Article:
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Calculating last-modified time

The crawler will first attempt to parse the "last-modified" META header of an HTML page. Recognized time formats are:

Sat, 07 Apr 2001 00:58:08 GMT (HTTP standard time format)
Saturday, 08-Sep-2001 21:46:40 EDT (Apache server SSI format)

Generally, the format must be "day-monthname-year hour:minute:second". Leading and trailing data like weekday and timezone are stripped. (In the case of the time zone, this is a bug, yes, sorry.)

If the META header isn't present or cannot be parsed, other methods will be used:

In general, web pages don't have "last-modified" META or HTTP headers, and so the last modified time will be equal to the index time. Files discovered via the file system will have accurate last modified information.

On Apache, you can make the last modified time available with the following code in your header:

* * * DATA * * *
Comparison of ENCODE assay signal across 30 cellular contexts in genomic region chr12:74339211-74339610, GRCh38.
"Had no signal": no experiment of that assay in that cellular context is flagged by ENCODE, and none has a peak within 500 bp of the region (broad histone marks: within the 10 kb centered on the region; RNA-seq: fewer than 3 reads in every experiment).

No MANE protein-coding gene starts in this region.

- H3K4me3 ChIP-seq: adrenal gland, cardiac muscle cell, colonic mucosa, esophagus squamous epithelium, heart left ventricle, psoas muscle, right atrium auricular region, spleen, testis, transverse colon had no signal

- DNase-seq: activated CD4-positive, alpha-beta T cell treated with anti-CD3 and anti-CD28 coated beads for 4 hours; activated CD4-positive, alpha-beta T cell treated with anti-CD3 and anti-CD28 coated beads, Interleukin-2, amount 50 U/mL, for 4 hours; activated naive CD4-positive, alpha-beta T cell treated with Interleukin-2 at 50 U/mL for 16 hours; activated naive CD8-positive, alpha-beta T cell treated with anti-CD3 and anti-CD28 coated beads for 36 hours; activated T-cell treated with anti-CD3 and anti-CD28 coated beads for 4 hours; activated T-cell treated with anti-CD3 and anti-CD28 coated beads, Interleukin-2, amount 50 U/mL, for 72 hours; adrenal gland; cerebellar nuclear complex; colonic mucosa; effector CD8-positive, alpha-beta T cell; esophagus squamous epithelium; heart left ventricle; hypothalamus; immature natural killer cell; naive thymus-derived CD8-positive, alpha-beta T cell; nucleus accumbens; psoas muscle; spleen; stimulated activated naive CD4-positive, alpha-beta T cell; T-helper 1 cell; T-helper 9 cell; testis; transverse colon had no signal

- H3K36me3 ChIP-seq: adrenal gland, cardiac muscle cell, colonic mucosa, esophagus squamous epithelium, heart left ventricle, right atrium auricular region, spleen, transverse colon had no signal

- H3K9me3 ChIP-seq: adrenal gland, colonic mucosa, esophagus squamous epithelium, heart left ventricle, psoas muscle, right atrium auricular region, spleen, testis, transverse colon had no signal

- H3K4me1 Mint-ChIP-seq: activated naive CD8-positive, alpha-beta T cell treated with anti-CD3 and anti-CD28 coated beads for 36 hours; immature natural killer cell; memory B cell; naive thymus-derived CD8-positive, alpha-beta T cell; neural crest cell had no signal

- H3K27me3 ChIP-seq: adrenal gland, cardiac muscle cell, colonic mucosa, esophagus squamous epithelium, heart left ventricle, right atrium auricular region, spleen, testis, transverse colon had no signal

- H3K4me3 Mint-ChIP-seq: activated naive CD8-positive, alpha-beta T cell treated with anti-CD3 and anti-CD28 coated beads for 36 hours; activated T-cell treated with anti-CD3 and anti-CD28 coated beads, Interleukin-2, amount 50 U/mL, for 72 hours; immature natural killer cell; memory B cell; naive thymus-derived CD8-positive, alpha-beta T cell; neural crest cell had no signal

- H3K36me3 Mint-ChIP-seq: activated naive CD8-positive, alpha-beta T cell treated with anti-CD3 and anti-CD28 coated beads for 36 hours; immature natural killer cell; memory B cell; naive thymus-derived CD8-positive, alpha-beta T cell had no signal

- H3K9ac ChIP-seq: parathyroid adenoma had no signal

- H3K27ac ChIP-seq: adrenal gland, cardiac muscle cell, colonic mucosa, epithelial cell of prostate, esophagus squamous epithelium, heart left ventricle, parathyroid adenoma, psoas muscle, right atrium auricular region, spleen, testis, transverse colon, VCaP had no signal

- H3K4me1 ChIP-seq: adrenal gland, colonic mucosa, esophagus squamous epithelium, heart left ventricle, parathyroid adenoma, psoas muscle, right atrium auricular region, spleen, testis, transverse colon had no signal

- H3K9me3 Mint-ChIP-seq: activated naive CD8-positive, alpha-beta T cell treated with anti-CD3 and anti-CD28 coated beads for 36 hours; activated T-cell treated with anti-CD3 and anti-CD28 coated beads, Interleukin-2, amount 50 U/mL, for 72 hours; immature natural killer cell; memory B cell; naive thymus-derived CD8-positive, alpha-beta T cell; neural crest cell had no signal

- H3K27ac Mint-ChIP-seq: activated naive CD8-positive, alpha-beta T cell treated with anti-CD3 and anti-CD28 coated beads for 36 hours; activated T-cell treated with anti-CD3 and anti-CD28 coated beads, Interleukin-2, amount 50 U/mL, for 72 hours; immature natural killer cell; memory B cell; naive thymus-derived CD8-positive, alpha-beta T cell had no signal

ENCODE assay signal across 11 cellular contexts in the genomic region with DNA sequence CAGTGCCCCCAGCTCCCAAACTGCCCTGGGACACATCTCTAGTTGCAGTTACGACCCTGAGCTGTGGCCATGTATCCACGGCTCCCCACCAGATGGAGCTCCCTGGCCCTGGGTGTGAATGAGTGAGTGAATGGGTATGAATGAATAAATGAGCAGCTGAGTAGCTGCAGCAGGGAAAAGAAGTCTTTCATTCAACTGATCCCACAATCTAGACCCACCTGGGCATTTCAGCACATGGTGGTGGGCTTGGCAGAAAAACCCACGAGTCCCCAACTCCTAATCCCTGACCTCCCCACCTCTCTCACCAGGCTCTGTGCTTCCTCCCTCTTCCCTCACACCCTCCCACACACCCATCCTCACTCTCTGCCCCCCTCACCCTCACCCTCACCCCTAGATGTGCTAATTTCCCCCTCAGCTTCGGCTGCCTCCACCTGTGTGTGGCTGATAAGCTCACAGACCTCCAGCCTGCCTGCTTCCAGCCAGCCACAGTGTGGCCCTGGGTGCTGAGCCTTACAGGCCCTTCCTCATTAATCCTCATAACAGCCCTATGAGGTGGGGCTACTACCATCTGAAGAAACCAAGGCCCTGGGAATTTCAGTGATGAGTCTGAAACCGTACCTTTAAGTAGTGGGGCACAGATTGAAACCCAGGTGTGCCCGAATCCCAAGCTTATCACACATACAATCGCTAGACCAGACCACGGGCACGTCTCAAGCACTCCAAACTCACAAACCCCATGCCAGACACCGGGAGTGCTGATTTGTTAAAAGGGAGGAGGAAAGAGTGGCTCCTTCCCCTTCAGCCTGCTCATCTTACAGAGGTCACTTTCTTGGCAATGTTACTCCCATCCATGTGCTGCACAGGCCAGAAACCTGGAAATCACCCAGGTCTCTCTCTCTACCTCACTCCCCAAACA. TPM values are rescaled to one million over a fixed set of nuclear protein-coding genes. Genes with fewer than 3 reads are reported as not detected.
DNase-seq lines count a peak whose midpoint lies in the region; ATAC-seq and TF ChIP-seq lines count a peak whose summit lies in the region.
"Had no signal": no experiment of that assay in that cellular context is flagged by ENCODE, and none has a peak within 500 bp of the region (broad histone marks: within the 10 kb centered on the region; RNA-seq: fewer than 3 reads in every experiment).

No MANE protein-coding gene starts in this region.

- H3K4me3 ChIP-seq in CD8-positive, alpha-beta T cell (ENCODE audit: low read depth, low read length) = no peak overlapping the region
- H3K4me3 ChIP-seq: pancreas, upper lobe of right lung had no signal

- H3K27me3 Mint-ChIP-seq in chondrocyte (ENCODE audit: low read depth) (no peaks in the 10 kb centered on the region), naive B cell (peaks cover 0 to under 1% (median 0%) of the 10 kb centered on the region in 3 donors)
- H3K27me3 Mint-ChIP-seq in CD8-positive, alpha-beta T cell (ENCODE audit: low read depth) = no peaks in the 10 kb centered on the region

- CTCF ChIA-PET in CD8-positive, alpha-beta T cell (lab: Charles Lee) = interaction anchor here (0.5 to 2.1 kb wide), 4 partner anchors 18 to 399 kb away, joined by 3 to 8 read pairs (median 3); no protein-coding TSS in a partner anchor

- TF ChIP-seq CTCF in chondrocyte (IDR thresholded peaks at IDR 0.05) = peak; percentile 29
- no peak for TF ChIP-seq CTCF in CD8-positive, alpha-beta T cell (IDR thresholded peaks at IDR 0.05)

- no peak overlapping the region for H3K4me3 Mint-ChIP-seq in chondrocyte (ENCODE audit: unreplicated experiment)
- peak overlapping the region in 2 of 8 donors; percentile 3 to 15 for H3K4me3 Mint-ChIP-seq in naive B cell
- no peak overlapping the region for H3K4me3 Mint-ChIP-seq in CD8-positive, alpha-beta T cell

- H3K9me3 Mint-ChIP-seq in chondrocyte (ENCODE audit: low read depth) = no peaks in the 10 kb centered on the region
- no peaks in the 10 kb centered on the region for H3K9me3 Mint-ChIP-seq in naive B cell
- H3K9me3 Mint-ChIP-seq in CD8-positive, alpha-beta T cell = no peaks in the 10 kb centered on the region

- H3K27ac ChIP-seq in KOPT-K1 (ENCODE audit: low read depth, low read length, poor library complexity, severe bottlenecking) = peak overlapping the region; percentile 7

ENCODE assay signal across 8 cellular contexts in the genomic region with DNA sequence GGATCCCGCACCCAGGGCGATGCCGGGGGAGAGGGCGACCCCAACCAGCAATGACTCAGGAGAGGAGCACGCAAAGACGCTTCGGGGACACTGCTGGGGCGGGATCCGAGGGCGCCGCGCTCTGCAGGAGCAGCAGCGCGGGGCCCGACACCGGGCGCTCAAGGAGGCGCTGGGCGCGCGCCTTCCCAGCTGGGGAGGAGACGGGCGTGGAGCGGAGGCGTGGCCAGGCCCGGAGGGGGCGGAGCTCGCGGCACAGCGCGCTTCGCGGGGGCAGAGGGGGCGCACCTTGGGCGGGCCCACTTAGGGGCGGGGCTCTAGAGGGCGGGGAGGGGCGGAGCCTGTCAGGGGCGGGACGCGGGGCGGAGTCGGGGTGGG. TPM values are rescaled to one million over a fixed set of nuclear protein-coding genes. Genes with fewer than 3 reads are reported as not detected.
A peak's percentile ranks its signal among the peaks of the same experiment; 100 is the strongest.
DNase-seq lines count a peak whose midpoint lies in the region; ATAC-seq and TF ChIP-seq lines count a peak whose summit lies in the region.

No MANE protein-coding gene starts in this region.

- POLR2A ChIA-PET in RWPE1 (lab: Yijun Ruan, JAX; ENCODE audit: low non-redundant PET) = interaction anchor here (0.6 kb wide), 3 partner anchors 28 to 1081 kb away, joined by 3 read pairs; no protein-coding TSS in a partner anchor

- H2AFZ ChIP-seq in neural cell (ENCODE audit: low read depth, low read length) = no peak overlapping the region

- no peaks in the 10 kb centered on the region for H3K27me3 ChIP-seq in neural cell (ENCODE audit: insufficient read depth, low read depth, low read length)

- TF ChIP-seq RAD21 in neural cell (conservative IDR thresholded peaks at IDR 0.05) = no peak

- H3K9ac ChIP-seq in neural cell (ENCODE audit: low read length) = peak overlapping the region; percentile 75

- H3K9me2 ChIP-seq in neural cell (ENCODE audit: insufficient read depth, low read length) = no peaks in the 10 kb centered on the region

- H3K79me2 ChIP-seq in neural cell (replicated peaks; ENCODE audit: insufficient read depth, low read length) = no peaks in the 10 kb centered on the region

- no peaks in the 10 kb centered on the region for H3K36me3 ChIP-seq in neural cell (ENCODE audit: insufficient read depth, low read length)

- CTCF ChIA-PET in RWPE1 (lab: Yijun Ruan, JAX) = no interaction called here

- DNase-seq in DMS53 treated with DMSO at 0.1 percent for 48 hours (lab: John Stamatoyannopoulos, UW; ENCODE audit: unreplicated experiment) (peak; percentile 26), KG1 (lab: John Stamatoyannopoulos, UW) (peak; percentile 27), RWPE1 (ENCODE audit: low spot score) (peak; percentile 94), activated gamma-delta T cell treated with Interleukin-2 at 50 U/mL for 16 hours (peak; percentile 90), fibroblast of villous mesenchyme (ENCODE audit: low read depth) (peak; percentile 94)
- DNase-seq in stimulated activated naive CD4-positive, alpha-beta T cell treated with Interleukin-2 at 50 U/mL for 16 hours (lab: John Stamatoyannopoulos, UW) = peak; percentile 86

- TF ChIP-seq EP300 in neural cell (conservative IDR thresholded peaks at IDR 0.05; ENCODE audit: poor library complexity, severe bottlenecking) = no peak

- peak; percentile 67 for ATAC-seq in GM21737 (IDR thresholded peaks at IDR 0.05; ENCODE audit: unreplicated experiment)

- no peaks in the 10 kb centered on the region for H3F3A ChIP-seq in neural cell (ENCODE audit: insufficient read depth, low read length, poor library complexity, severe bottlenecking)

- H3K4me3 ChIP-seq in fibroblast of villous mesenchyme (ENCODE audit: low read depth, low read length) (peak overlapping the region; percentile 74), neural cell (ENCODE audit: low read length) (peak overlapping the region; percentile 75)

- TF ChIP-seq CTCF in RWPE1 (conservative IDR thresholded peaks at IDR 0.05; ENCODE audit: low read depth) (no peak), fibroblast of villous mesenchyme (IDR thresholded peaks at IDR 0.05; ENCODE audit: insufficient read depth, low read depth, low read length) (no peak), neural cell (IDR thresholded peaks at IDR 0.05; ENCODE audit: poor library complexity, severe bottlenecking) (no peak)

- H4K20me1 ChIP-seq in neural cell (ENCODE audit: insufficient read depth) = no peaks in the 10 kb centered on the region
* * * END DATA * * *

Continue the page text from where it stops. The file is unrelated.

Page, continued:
<meta name="last-modified" content="<!--#echo var="LAST_MODIFIED" -->" />

The exact regular expression for parsing string-based times is:

(\d+)(\s+|-)(\w\w\w)(\s+|-)(\d+)\s+(\d+)\:(\d+)\:?(\d*)

Tip: On the Apache web server, the last modified HTTP header is often returned only if the HTML or SHTML file is executable. If the file has only read permission, then no last modified information is returned. Setting all of your HTML documents to executable will allow FDSE to learn about their last modified times, and will also dramatically improve web server performance because it allows certain caching technologies to function. See this article for more information.

History: applies to FDSE version 2.0.0.0042 and newer. Prior to that version, the file system crawler would still get accurate last modified times using stat, but the web crawler would just use the current time as the last modified time.

In FDSE versions 2.0.0.0042 through .0053, the regular expression used was:

(\d+)( |-)(\w\w\w)( |-)(\d+) (\d+)\:(\d+)\:(\d+)

The new regex is improved in that it allows for multiple spaces and allows for a missing "seconds" field.


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